“In one of the discussions we had with them, we learned that another part of their problem is, as they fly along, the bad guys hear the aircraft coming. And when they hear the aircraft in the area they go and hide. But if you can give [the AC-130] a greater standoff and put them higher, then [the bad guys] can’t hear that noise. And by the time they hear it it’s too late.”
He noted that the standoff features of the guided submunition would provide the AC-130 with approximately 3,000 square kilometers of engagement area. “We expect the [ACTD] contract sometime in the November timeframe, and we expect it to be about a 2 1/2 year effort,” he added.
Making it Lighter
In parallel with the demonstration efforts and anticipated Army QRC fielding, designers are also working to lighten the Viper Strike munition from its basic BAT configuration.
“Viper Strike currently weighs 44 pounds, but we’re going to drive that weight down to about 25 pounds. And the reason we want to do that is so that we can put this munition on additional UAVs. We’ve already done some preliminary work, so we’re looking at [a weight goal of] about 30 pounds now,” Miller said.
Further enhancements would likely involve the addition of a GPS sensor.
“We’ve also been asked by the special ops community, ‘Could we go into a building?’ And the answer is yes,” Miller said, noting that the capability would be enhanced through the combination of a new GPS from L-3 Communications coupled with a warhead delay.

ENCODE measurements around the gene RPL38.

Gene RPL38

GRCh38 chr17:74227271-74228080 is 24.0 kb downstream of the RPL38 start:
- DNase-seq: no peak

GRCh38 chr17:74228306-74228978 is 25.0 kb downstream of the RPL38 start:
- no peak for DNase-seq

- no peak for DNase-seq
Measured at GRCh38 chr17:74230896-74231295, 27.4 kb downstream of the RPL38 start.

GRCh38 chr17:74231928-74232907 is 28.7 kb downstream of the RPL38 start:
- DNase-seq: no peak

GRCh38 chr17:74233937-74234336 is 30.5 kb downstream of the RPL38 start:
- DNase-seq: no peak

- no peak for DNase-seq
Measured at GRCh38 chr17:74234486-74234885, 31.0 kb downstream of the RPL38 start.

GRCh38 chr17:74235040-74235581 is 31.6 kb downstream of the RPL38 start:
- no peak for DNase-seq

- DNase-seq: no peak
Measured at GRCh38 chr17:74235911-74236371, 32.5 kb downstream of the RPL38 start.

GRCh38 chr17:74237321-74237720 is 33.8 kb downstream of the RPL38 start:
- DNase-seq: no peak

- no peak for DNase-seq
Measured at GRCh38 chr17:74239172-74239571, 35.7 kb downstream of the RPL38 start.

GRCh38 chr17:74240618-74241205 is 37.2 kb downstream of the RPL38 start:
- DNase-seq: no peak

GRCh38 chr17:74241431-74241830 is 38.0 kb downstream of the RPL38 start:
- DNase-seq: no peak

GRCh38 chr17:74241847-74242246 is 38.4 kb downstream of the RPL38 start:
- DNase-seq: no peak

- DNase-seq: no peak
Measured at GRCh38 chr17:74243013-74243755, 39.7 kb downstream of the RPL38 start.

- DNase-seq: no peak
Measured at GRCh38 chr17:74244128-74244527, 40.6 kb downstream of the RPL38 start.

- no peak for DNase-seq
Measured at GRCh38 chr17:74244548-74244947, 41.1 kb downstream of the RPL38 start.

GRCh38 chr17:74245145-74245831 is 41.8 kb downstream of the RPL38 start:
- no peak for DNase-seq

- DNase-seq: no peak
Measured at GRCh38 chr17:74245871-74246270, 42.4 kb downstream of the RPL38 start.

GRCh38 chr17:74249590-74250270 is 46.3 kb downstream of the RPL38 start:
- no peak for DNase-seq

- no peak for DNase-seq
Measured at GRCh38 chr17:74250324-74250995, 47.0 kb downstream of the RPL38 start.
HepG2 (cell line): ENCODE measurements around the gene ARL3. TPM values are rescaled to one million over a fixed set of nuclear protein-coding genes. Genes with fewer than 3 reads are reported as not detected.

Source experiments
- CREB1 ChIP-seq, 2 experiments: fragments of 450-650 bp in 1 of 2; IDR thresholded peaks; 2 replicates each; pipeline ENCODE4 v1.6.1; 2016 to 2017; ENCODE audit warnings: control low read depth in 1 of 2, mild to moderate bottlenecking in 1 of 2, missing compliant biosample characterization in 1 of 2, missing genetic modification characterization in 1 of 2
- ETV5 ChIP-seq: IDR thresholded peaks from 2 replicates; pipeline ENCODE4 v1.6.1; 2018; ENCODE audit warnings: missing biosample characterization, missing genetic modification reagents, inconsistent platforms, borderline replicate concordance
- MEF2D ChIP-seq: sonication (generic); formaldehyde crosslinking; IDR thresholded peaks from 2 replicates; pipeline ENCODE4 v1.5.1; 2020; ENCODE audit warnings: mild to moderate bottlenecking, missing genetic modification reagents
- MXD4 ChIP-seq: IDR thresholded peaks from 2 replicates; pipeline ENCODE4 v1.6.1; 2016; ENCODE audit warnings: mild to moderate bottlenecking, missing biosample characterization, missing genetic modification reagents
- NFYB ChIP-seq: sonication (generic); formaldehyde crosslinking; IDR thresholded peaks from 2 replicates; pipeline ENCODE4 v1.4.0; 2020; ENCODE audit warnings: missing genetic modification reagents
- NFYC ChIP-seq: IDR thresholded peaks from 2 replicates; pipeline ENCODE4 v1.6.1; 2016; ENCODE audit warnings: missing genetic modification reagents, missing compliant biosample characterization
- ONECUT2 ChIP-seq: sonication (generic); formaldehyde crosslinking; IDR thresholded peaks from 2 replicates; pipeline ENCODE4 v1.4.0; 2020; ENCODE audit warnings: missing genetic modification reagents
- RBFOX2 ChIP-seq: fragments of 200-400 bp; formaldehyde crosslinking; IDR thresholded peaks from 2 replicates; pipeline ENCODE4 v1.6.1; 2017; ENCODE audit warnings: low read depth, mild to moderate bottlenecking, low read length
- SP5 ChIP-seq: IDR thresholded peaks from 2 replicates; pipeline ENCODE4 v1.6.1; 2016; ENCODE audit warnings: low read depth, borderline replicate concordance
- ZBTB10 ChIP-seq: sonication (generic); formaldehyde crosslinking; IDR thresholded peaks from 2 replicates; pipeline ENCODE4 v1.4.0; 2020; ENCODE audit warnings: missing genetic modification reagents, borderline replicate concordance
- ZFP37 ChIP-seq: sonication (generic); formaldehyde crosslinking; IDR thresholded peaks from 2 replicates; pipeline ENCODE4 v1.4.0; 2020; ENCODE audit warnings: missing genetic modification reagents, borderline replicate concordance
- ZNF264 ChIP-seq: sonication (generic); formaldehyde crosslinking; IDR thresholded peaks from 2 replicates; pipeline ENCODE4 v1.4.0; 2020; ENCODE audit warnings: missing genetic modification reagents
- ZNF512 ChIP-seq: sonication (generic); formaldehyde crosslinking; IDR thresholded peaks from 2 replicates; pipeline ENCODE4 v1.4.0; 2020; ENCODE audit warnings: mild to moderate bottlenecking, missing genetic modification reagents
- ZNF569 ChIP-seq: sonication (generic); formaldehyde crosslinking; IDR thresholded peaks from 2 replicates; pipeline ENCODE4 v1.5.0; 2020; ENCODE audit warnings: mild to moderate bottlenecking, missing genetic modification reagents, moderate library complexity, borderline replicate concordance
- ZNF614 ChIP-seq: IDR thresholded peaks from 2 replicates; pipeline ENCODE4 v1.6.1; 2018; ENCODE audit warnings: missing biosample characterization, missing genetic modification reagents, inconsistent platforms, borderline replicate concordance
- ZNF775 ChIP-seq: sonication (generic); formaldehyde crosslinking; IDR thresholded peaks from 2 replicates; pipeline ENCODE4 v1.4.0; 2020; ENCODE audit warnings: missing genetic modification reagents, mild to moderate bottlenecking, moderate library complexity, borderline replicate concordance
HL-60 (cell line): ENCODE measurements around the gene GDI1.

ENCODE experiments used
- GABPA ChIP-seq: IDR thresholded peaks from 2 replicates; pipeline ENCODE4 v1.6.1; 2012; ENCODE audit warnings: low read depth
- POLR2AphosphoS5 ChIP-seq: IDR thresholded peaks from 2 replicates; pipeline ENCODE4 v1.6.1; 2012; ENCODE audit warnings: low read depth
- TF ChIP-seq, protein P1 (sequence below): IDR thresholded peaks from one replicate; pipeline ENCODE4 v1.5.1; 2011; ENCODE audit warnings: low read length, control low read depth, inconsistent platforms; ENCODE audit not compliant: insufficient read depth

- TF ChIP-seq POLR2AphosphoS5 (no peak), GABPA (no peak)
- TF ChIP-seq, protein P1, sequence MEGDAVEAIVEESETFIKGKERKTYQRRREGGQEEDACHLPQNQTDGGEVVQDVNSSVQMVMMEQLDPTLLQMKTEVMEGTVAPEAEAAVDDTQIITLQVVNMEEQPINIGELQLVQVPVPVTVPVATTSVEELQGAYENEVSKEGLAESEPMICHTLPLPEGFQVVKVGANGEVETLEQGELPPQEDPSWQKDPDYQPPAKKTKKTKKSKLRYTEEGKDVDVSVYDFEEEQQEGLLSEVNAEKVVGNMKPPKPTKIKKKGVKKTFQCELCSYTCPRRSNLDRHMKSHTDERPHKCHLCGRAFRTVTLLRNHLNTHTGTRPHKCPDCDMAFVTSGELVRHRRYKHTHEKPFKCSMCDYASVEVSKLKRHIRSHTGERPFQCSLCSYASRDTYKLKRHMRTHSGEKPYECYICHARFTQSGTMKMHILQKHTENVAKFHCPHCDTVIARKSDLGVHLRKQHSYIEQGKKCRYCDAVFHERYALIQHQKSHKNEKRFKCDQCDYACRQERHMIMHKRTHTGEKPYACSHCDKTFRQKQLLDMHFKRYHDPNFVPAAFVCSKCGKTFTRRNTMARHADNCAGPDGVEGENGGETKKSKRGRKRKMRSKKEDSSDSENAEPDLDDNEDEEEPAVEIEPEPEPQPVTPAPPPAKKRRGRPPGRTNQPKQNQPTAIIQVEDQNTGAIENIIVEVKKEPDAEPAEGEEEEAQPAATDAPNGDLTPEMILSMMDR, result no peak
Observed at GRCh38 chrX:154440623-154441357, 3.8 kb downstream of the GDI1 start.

Emphasizing that current efforts focus on Hunter, Fire Scout and AC-130 platforms, Miller said that company engineers are internally looking at multiple delivery platforms, including HIMARS (12 Viper Strike per rocket pack), AV-8B Harrier (four per aircraft), Predator B and Osprey.
“Another advantage it gives by making this weapon a multi-service weapon is to hopefully reduce costs for any service that buys it,” Miller said.
“So Viper Strike gives you urban and complex terrain capability, and it’s an ‘eyes on target’ that can be designated from the air, by the UAV itself, by the AC-130, Kiowa Warriors, Apaches or ground lasers,” he concluded. “It provides a lightweight precision munition capability with low collateral damage, day and night, against moving and stationary targets. We’ve proven this concept. Our system is supported by the Army and the Air Force special ops. We’re just waiting for this ONS to be signed, and we’ll deploy the system to Iraq.”